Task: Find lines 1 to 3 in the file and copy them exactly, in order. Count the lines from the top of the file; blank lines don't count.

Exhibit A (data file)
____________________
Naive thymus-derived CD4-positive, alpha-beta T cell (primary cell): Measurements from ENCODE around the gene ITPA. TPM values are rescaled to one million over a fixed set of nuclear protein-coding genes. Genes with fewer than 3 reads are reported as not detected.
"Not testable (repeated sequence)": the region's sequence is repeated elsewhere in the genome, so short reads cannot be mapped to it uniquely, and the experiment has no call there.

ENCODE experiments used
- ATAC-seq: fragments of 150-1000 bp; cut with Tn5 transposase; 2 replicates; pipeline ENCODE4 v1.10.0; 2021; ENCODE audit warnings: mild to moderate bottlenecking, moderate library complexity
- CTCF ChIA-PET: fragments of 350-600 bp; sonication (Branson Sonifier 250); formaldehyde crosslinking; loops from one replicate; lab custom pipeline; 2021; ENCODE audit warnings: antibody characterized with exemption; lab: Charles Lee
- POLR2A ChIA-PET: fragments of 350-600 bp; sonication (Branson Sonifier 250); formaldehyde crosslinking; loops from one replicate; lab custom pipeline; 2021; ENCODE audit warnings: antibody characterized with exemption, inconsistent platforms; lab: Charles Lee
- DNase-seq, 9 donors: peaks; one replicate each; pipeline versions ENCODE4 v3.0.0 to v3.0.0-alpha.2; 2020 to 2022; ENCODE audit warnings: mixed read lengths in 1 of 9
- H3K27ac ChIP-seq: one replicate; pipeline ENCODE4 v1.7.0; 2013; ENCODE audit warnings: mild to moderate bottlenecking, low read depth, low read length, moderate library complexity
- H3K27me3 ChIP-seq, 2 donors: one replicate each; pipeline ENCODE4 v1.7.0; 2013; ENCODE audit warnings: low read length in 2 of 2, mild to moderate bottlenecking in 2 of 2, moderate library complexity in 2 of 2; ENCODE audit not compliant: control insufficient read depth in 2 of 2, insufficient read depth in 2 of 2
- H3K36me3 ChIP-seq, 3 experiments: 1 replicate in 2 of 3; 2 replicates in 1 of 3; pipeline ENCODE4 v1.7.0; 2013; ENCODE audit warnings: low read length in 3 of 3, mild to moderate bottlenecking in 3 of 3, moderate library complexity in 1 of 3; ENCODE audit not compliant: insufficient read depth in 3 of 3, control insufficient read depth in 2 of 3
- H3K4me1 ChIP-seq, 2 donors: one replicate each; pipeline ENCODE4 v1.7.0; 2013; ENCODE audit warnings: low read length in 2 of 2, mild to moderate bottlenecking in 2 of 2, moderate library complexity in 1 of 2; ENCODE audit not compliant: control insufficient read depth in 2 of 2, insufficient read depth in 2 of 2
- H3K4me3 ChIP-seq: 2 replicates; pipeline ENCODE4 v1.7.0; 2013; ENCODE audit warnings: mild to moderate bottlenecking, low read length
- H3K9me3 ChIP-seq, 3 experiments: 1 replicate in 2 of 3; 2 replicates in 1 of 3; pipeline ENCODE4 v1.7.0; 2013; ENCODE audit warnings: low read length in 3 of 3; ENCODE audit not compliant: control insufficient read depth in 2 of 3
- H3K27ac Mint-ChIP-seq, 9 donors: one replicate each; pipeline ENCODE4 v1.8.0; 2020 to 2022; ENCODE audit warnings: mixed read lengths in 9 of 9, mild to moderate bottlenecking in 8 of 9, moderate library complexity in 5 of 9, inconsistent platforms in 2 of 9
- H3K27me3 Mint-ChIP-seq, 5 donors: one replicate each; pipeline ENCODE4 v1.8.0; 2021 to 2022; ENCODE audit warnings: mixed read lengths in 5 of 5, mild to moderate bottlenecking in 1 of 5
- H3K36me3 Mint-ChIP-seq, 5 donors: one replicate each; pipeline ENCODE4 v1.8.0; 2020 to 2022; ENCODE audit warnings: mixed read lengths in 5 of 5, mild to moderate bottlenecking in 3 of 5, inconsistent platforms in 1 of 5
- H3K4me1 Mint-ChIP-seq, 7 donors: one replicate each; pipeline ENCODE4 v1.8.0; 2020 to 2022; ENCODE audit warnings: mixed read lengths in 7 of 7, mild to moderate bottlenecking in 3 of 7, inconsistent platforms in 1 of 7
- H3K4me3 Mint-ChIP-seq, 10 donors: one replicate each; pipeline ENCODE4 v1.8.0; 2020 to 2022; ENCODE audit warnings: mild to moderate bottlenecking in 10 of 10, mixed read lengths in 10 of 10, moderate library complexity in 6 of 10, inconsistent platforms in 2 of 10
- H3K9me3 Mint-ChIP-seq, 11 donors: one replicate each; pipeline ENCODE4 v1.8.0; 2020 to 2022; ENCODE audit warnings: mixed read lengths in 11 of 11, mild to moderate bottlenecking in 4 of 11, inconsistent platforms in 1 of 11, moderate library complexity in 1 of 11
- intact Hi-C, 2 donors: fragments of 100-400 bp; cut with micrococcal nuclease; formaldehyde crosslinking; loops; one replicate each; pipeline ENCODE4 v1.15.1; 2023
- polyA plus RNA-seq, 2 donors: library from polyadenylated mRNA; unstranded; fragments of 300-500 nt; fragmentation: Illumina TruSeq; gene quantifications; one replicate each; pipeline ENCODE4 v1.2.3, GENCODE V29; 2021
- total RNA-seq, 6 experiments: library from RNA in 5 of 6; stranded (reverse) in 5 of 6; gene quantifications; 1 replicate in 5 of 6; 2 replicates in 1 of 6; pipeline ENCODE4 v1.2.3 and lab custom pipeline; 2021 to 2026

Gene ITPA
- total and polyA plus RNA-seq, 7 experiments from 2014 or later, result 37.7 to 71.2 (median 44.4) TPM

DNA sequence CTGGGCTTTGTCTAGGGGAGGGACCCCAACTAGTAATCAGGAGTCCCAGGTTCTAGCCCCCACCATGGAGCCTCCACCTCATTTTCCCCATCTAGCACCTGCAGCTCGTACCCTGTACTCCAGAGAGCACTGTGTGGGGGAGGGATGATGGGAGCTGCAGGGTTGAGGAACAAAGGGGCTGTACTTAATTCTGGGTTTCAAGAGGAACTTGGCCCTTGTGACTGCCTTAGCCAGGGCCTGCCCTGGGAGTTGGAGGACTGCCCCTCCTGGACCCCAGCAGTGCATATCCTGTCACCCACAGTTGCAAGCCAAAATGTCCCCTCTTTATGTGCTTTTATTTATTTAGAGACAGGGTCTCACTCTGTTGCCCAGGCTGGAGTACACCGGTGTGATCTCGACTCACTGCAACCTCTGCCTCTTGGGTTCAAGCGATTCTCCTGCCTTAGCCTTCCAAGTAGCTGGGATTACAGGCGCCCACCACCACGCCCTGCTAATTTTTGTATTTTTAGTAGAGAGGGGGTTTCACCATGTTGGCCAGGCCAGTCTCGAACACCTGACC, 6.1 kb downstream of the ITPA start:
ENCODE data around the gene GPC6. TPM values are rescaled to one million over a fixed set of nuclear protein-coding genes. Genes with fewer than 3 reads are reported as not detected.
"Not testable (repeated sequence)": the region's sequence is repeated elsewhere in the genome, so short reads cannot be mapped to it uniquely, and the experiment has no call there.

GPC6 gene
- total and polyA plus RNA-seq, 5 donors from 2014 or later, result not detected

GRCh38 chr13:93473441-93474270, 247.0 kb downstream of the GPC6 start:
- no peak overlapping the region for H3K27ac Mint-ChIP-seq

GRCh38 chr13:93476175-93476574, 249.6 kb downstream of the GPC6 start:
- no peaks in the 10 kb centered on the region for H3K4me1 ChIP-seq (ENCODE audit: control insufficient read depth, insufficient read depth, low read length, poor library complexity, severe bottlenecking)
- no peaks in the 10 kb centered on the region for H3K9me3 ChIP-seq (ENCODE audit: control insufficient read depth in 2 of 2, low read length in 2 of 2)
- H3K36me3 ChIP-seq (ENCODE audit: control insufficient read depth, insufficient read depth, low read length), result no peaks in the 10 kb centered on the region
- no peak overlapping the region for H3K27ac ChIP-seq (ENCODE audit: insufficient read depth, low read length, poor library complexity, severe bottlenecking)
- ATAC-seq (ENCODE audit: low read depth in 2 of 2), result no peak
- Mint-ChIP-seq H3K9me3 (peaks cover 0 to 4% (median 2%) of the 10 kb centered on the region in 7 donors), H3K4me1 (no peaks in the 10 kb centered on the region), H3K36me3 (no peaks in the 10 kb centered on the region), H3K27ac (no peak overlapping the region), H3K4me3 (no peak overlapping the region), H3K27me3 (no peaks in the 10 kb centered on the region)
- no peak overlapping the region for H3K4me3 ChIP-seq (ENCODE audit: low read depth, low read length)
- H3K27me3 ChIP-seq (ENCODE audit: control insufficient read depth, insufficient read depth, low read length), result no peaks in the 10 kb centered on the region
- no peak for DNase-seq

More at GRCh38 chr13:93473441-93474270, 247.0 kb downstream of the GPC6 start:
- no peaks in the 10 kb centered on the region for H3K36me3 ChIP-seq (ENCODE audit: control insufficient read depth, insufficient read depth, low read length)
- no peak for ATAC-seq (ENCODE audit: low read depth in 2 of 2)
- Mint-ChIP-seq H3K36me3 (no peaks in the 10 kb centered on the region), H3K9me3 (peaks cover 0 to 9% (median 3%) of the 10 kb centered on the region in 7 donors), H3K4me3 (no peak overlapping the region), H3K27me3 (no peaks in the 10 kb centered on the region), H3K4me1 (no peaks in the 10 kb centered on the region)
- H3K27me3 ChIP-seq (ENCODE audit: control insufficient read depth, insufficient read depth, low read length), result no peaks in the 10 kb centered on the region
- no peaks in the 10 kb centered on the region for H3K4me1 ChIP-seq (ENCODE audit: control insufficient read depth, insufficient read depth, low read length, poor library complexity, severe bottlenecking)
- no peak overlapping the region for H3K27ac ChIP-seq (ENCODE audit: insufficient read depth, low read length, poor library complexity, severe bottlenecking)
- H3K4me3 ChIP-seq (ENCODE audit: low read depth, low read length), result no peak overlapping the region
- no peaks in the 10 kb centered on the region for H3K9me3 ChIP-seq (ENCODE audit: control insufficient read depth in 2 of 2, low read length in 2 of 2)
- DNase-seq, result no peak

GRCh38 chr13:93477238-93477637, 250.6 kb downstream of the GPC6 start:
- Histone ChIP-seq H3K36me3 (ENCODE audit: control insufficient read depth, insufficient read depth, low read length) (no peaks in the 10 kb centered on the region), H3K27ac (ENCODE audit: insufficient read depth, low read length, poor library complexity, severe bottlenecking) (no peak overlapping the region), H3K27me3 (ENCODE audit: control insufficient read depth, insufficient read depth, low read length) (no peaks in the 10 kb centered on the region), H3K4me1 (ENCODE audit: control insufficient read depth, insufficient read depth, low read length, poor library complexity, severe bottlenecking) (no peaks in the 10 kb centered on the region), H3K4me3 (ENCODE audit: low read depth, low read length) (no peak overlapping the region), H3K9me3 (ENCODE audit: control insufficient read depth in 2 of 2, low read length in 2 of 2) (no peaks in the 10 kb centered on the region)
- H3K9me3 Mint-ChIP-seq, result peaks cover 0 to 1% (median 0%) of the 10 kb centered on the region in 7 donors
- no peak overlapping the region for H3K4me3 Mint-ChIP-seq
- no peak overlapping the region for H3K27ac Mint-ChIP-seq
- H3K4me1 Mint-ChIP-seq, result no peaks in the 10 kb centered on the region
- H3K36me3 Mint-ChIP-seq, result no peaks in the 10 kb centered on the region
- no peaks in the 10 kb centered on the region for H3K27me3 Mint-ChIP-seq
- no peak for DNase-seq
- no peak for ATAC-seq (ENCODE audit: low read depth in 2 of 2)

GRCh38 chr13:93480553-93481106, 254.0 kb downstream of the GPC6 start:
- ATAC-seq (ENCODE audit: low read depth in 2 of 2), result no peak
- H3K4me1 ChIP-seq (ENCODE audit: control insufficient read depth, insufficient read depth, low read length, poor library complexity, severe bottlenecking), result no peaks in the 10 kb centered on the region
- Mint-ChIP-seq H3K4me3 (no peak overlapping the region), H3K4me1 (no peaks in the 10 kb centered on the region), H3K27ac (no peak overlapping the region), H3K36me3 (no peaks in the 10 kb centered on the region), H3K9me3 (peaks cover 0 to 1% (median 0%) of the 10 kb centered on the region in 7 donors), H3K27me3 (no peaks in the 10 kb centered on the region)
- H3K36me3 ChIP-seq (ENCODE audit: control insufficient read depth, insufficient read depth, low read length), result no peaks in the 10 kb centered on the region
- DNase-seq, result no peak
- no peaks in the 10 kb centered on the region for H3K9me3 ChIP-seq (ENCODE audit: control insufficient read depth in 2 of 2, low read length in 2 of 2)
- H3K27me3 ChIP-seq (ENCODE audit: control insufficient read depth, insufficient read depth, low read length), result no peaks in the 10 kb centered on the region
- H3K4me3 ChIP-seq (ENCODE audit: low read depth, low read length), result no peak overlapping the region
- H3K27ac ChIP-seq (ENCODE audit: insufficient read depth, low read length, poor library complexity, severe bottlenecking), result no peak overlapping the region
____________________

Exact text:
Naive thymus-derived CD4-positive, alpha-beta T cell (primary cell): Measurements from ENCODE around the gene ITPA. TPM values are rescaled to one million over a fixed set of nuclear protein-coding genes. Genes with fewer than 3 reads are reported as not detected.
"Not testable (repeated sequence)": the region's sequence is repeated elsewhere in the genome, so short reads cannot be mapped to it uniquely, and the experiment has no call there.

ENCODE experiments used